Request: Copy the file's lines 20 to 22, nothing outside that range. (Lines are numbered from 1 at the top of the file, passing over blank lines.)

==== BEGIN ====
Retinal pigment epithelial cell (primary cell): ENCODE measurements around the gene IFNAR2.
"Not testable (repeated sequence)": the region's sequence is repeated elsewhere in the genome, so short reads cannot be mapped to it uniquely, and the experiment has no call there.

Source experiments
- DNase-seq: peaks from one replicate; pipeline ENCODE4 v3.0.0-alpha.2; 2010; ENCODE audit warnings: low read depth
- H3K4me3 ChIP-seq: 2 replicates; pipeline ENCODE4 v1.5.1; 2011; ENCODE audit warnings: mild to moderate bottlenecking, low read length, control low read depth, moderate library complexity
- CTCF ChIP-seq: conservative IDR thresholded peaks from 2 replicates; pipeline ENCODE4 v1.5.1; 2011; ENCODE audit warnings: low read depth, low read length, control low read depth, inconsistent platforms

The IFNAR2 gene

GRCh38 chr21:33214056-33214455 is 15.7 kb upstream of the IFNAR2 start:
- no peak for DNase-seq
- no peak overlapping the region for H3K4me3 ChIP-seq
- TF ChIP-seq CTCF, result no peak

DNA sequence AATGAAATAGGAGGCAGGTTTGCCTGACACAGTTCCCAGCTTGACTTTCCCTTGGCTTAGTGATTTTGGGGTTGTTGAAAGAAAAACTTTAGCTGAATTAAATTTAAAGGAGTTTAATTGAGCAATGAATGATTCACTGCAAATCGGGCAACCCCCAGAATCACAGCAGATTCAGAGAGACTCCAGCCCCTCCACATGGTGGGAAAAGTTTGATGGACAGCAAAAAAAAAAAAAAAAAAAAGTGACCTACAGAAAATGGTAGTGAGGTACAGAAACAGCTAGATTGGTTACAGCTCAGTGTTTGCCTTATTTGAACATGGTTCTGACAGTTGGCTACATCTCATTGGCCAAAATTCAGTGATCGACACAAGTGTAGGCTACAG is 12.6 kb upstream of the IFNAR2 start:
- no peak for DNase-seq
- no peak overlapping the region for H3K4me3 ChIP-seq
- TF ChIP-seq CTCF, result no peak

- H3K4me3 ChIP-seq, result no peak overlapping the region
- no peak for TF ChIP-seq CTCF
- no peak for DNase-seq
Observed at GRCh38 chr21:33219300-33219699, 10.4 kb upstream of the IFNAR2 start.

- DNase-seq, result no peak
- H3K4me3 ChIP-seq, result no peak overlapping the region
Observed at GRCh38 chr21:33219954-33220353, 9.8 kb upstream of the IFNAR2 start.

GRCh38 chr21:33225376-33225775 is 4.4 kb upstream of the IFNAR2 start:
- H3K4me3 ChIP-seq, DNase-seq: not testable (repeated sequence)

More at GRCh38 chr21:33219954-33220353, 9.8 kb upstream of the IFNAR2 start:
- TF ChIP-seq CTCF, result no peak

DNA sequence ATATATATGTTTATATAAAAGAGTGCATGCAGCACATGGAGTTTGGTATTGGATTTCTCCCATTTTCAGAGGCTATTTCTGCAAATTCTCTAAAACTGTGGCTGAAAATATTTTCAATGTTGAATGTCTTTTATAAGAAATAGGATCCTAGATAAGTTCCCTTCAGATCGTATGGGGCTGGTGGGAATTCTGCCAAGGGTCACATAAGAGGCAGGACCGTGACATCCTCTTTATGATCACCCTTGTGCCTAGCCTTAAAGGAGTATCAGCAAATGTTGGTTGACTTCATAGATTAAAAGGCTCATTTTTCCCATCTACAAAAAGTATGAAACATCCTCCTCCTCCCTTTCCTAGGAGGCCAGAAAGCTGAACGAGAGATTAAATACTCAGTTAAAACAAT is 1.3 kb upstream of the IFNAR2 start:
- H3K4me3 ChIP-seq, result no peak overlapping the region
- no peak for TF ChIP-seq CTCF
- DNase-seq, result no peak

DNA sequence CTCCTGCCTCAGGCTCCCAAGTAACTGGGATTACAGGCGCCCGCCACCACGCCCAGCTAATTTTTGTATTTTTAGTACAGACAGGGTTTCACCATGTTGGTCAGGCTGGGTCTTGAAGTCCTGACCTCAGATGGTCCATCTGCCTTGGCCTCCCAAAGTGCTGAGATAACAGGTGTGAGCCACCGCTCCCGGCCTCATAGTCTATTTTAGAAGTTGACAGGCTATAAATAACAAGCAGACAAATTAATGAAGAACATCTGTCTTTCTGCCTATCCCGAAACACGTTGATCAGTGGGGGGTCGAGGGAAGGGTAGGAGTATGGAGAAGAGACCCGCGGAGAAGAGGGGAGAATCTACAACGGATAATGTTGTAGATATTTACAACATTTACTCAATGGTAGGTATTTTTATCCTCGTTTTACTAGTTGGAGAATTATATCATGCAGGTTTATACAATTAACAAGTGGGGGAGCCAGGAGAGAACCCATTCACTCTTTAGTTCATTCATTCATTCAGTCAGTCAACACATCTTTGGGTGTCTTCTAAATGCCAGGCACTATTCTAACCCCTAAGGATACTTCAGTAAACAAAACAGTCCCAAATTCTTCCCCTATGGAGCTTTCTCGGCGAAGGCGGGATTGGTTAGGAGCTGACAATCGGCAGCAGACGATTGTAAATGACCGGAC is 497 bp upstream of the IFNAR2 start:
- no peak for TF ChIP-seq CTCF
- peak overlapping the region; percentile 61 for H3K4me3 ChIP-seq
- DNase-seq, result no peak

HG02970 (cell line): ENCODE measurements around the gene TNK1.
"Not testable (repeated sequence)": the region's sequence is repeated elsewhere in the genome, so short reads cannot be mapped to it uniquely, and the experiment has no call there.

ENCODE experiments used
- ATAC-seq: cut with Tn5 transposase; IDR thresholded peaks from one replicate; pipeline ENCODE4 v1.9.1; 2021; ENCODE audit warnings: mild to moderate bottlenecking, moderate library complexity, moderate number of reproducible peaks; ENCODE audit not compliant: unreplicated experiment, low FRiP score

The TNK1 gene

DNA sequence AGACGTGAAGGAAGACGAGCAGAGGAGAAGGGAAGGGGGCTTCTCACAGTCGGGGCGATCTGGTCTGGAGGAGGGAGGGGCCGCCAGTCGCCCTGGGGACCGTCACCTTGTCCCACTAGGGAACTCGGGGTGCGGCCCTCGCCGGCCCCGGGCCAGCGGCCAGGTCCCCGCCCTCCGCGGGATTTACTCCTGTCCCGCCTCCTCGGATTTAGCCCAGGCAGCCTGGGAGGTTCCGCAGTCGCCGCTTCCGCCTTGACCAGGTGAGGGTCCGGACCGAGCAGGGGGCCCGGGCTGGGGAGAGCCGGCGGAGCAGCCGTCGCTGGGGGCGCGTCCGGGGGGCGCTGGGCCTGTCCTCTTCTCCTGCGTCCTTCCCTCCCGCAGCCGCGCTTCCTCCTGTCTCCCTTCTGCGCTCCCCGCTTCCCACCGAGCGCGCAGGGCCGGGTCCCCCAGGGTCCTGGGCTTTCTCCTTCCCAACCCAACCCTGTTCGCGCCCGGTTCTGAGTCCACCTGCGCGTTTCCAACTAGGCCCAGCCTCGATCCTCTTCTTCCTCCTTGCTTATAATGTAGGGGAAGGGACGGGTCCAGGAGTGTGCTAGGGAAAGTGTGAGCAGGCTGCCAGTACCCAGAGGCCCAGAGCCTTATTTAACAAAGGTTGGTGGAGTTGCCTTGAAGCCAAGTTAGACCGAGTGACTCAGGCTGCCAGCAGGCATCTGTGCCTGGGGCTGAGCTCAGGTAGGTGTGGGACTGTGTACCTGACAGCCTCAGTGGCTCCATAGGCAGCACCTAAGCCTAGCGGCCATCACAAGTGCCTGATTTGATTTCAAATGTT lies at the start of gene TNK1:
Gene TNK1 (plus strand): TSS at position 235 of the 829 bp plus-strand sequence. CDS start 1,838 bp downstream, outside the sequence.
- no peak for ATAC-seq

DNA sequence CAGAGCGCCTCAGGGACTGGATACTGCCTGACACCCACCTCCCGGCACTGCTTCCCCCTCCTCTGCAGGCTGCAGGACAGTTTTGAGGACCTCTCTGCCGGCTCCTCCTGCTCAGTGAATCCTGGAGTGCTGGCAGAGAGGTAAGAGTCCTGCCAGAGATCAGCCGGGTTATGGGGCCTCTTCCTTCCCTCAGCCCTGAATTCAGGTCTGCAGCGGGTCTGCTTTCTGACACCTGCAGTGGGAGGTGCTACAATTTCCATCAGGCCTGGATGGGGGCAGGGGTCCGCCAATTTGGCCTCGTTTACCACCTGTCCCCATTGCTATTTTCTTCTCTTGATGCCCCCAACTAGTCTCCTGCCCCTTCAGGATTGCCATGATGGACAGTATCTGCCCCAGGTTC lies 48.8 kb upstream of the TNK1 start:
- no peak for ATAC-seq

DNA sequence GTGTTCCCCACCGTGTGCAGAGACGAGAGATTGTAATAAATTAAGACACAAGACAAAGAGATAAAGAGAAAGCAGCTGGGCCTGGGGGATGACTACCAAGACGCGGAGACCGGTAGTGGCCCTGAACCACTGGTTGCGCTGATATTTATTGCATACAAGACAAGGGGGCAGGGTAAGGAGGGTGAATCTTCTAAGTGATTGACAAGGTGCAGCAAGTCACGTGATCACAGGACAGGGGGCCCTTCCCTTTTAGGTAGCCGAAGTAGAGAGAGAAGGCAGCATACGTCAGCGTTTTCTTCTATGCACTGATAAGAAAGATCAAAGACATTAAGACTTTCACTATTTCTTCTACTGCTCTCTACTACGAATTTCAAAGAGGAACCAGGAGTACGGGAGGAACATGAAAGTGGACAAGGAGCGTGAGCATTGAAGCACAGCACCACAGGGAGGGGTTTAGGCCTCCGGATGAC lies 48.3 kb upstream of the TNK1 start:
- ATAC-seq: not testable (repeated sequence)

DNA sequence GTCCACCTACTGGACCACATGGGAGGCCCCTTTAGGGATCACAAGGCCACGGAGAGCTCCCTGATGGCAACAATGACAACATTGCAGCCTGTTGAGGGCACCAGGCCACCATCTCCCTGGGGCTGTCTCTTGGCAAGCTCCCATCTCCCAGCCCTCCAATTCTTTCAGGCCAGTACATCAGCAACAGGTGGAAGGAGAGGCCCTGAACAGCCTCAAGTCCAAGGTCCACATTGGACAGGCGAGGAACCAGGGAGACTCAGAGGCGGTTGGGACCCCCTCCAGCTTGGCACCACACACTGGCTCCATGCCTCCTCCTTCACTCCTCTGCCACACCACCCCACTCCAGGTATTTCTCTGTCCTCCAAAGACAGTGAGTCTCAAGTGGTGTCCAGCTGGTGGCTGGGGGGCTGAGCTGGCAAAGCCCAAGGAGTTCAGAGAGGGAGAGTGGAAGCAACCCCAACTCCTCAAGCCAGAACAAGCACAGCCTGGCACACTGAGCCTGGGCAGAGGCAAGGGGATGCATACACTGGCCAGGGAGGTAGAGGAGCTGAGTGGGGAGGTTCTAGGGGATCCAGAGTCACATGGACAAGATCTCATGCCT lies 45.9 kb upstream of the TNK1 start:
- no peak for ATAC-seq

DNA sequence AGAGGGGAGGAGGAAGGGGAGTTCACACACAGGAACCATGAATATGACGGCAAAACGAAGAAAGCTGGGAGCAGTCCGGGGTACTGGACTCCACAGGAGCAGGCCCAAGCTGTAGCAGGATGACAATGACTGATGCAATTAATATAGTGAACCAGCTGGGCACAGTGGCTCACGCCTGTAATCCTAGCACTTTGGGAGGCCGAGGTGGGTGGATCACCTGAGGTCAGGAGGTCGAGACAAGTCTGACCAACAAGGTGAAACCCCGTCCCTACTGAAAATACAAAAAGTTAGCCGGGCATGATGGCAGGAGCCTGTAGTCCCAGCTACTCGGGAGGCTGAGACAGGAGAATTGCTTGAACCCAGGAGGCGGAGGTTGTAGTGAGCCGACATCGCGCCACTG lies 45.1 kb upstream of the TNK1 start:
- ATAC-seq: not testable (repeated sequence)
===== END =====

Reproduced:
- DNase-seq, result no peak
- H3K4me3 ChIP-seq, result no peak overlapping the region
Observed at GRCh38 chr21:33219954-33220353, 9.8 kb upstream of the IFNAR2 start.